For those just tuning in, the last couple of months of 2014 were miserable. I hit the breaking point with Starbucks, and I quit, but even with the light at the end of the tunnel in view I still put aside my art.
I spent some time getting back on my feet. My pattern is to come off of deep slumps straight into crazy overcommitment, and this time was no different: halfway through January, I looked around and found myself staring down five deadlines and a convention packed into the shortest month of the year. But instead of the blind screaming bullrush I tend to revery to in situations like that, I did something different.
I hit this month like I haven't hit any prolonged period of time since my senior year of college. I was working around 35 hours a week at my day job, coming home, and making art, working deliberately along a do-to-list. With things laid out along a timeline, the usual panic was subdued: it actually felt good working until 12 or 1, even as I got to averaging five or so hours of sleep a night, because I could feel myself making progress. Saturdays were my opportunity to get a whole day in, often thirteen to fifteen hours, and on Sundays I worked for a couple of hours before taking a half-day off. It was awesome.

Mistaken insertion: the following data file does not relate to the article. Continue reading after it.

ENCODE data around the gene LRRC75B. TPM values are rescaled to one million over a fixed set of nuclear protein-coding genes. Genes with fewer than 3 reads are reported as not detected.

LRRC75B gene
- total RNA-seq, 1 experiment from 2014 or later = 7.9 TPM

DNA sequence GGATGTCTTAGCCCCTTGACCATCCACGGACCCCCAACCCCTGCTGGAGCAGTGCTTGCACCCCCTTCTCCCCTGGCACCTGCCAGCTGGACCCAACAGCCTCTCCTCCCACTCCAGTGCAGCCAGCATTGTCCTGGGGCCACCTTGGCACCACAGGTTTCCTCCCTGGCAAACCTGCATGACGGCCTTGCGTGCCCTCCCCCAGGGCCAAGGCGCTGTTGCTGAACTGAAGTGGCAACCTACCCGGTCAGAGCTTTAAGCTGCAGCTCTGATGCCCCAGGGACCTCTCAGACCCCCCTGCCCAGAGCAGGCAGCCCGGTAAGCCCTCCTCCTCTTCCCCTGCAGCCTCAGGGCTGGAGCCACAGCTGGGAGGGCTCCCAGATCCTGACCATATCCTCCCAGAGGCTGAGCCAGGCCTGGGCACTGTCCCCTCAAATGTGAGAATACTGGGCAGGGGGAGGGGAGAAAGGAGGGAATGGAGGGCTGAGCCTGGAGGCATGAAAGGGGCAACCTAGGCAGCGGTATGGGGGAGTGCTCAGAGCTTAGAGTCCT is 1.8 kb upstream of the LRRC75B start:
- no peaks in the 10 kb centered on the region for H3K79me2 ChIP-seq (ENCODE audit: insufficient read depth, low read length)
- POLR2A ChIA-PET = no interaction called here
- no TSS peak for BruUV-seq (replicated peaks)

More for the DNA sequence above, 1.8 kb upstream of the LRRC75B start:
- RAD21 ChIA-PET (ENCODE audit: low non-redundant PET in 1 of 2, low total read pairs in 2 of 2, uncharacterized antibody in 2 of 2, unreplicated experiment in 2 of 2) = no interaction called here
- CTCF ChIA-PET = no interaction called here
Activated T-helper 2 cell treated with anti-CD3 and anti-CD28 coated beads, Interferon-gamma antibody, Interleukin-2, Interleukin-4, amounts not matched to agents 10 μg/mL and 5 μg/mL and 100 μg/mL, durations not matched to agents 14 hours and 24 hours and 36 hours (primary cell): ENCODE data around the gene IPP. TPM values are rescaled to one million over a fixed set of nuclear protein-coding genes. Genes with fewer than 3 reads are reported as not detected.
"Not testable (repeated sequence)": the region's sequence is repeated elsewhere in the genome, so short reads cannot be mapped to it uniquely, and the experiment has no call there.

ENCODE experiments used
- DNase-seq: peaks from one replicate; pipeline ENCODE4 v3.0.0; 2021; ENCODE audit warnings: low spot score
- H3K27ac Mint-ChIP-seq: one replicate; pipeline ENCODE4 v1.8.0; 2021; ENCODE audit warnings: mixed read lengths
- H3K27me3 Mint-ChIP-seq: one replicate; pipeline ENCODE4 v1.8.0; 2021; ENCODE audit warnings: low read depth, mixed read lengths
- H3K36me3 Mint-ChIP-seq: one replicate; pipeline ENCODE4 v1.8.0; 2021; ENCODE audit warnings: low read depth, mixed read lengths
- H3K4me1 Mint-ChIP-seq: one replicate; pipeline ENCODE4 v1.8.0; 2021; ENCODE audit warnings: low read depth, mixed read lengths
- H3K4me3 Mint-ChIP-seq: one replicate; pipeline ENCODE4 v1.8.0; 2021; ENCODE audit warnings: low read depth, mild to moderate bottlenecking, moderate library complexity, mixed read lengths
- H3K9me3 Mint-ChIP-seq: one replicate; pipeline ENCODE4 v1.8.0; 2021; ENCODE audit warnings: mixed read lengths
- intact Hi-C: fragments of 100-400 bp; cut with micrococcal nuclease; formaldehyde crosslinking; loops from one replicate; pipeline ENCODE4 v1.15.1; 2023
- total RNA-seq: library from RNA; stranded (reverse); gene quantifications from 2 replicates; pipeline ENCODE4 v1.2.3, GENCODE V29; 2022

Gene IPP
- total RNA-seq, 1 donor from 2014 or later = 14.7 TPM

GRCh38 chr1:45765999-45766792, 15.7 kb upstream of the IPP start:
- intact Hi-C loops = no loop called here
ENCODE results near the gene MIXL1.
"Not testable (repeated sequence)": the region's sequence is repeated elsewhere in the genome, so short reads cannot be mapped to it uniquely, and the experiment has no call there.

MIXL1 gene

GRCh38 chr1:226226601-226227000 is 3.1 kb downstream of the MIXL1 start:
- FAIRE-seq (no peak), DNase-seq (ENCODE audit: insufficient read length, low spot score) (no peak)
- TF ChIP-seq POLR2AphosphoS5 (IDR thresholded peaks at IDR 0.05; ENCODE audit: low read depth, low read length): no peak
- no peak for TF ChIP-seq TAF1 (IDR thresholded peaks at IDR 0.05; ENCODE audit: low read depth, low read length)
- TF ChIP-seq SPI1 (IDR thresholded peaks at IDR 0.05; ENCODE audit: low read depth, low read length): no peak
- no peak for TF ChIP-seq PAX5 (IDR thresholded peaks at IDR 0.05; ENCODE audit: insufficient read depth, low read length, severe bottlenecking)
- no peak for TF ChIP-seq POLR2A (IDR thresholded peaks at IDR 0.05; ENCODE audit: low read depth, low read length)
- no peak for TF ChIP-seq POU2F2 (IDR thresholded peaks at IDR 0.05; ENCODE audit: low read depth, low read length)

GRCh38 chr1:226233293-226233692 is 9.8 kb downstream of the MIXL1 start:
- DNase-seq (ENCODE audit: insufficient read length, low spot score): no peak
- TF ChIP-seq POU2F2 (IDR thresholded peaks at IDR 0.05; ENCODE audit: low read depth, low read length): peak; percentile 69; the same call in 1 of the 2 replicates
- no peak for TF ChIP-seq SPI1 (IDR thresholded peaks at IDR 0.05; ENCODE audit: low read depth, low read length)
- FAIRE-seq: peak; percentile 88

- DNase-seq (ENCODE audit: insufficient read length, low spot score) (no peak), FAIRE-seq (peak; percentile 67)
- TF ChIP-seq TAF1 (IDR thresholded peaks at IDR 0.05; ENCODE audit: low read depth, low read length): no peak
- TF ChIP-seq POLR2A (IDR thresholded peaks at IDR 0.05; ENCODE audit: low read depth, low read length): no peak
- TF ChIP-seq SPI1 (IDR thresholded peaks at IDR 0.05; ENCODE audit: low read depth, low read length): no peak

It was awesome, but listen, believe me when I say I know this isn't sustainable practice. I broke, more than once, and spent a scattering of days doing nothing in order to recharge. Working at the absolute edge of my capabilities meant that when one thing went wrong (having to stay several hours late at work a couple of days in a row) I had a… bit of a moment. I had to compromise, too - I had initially meant to do all five pieces as oil paintings, but it became very clear very quickly that it was an impossibility, and two of the five pieces wound up as drawings.
But all of them are good, and they didn't exist twenty days ago.
I'm glad to have done it, but I'm glad to be done with it, too. Running headlong like that is exhausting; I have to be on point for every brush stroke. The risk I run when working like this is finishing so drained that I stop making art again - but as crazy as I had to get to hit each deadline, something about working so deliberately and producing pieces I'm so proud of has kept me from burnout at the end of it.
I have a lot of exciting things on my plate for the spring. There's a commission I've been sitting on for literally over a year that I cannot wait to get started on; there's a handful of Silmarillion minipaintings I have planned that might wind up being studies for larger pieces; there's the two Month of Love drawings that are waiting patiently to be done in oils. I've been rolling around personal pieces and projects and now, free from that soul-killing job and a rapid-fire month of deadlines, I'm so excited to get them started!